All of this is designed to maintain downward pressure on long-term interest rates and keep already low short-term rates little changed.
In the long run, however, once economic growth does gain traction and unemployment falls, the inflation rate likely will rise and interest rates will start to jump, causing prices on existing bonds and bond funds to drop.
Even though that may be a few years away, it is wise to start taking precautionary steps now. Put at least 10% of your bond portfolio in Treasury Inflation-Protected Securities (TIPS) or a TIPS fund, and avoid long-term bonds. Start by eliminating your long-term (10 years or more) Treasuries and corporate bonds and replacing them with short- and intermediate-term bonds and bond funds from now on.
Although the inflation rate for the past year was just 1.7% (well below the long-term average of 3.24%), the Federal Reserve’s actions and the likelihood of higher inflation some time in the future pushed up the price of gold by 15% from late May through September. Gold prices tend to rise as inflation fears grow.
If you already are a longtime holder of gold, keep it. There’s limited downside because fears of inflation have effectively put a floor under the price, making it unlikely that it will collapse. But for most investors, gold is just too speculative an investment to buy after a big spike.
Note: The price of other commodities such as oil and copper also has historically risen with inflation. But since the returns on those assets are affected by a variety of other factors, such as global supply and demand and economic growth overseas, I am content to get limited exposure by owning shares in a diversified mutual fund that includes oil companies and other commodity-oriented stocks. Example: Columbia Dividend Opportunity R Fund (RSOOX).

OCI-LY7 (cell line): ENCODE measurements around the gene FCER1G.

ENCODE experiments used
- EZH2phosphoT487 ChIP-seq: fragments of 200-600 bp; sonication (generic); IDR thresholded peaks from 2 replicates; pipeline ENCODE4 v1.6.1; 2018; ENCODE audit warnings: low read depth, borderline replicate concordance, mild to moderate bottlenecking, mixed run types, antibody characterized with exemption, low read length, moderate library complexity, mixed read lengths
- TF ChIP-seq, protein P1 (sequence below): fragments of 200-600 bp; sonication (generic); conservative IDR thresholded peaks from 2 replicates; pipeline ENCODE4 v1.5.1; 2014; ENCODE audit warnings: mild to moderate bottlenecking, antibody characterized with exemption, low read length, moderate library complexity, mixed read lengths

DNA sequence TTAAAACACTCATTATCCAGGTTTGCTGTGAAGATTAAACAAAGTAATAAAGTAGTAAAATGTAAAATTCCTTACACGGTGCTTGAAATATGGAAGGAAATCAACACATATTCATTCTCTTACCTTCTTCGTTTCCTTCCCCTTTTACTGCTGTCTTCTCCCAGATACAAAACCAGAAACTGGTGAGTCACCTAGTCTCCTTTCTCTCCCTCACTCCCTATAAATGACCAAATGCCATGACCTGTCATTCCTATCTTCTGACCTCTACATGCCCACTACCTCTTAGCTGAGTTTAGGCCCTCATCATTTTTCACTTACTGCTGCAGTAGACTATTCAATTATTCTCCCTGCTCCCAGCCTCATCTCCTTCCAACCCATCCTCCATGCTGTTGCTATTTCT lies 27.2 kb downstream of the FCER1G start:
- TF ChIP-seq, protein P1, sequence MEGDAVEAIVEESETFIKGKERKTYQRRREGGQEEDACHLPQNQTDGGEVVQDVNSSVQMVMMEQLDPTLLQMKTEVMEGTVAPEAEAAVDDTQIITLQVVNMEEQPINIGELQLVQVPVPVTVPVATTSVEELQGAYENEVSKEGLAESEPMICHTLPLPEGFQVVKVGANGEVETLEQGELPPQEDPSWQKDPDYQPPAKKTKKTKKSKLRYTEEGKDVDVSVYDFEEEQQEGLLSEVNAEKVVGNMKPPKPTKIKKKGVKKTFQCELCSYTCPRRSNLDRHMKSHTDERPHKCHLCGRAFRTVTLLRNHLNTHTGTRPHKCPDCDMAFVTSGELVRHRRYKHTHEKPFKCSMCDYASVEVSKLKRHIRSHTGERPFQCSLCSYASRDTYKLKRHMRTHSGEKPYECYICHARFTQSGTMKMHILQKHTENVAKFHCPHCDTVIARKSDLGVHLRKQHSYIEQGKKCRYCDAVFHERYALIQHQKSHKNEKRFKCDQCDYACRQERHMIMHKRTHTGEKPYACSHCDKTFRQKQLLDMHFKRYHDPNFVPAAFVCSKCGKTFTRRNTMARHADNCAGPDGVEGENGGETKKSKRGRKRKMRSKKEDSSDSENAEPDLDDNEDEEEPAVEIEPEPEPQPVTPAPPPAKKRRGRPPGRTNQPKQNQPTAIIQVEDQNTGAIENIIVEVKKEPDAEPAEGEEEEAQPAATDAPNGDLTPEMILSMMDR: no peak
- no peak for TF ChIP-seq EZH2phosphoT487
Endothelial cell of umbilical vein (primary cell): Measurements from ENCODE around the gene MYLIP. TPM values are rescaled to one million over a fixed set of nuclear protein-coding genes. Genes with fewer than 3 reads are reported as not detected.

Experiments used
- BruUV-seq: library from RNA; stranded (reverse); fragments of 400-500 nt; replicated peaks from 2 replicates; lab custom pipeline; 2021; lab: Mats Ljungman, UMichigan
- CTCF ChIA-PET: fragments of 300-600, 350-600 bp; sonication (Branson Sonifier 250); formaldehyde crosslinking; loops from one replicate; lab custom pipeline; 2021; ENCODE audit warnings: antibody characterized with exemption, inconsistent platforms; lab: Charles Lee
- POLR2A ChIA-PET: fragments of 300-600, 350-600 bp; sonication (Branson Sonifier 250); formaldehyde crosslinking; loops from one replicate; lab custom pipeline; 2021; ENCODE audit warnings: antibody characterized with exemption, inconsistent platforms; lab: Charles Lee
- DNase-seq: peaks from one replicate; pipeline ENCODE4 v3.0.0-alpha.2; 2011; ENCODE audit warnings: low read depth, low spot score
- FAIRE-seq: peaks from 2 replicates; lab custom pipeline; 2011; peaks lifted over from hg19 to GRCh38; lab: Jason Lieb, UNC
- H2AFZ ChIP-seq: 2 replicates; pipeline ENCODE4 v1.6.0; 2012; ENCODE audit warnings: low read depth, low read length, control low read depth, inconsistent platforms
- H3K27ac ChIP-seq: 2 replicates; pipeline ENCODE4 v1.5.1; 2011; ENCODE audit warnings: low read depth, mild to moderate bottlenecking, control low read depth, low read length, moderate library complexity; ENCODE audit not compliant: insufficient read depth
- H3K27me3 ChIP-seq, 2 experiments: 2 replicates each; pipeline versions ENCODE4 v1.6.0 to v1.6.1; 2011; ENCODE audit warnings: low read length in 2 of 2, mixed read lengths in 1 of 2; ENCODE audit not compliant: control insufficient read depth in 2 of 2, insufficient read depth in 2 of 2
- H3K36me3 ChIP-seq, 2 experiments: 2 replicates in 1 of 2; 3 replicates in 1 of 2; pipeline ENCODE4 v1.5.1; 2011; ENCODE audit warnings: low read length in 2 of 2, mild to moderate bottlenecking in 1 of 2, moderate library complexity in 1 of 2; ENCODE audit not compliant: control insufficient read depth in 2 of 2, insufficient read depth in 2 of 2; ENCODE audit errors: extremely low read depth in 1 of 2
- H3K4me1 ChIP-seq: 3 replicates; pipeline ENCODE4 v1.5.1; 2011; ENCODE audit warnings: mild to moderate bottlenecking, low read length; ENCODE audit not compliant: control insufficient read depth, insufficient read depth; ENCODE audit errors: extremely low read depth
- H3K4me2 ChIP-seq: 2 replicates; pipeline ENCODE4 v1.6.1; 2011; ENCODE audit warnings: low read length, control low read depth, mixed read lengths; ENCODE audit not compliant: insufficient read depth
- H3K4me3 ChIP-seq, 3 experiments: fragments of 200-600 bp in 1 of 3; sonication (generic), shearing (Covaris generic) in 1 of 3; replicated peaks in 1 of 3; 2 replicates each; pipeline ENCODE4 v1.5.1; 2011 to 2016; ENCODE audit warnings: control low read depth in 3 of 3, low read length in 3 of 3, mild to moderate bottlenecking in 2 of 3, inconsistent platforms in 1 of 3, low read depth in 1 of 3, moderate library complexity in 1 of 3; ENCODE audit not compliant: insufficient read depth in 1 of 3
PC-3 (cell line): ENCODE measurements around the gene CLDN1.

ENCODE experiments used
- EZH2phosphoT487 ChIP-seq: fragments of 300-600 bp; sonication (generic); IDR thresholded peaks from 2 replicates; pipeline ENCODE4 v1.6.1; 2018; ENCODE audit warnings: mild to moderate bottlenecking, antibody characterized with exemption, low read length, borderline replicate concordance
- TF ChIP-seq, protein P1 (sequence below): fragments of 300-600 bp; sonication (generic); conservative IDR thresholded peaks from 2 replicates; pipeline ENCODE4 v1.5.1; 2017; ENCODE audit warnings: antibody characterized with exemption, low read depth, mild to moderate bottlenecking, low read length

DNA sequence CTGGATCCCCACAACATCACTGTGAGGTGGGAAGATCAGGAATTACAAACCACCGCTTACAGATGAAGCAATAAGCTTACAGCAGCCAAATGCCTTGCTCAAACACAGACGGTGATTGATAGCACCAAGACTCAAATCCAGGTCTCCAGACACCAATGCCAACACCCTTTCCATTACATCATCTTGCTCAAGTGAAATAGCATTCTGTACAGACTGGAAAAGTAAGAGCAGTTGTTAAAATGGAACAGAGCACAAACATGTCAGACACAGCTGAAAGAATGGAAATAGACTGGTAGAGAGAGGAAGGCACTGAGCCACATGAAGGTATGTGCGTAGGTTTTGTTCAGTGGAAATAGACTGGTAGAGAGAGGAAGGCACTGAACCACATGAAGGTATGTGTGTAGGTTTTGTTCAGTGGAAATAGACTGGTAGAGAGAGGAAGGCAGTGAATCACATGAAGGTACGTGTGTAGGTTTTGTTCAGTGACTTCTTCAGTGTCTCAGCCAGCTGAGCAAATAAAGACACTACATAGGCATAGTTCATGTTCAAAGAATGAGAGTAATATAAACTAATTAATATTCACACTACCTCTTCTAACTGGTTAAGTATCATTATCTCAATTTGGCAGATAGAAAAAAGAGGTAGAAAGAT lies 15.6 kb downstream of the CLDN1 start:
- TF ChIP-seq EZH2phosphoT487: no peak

Rising prices for the kinds of mortgage-backed securities that the Fed is buying will push down mortgage interest rates. The belief is that banks, with so much extra cash on their balance sheets, will have a greater incentive to issue more mortgage loans, as well as home-equity and car loans, and to lend to businesses that can then expand and hire more employees.
Consumers may find it easier to borrow, whether it’s to buy a car or a house or to refinance an existing home mortgage loan. Interest rates on fixed-rate mortgages (recently averaging 3.4% for 30-year loans and 2.73% for 15 years) will likely dip lower.
The Fed now expects to keep short-term interest rates extremely low through mid-2015. That virtually ensures that the minuscule yields that you currently get on investments such as savings and money-market accounts and certificates of deposit (CDs) will not move up much, if at all, for almost another two-and-a-half years.
If you want a very conservative investment and must have access to your money within the next three years or less, you must accept an annual return in the 1%-to-1.4% range or lower. Retirees looking to manage their cash flows and boost their incomes should consider buying CDs and Treasuries maturing in different years.
For the first few years, invest in CDs, where you can find better rates now than in short-term US Treasuries. As the CDs come due, you can either draw on the cash or reinvest the money at prevailing rates, which may be higher than they are today.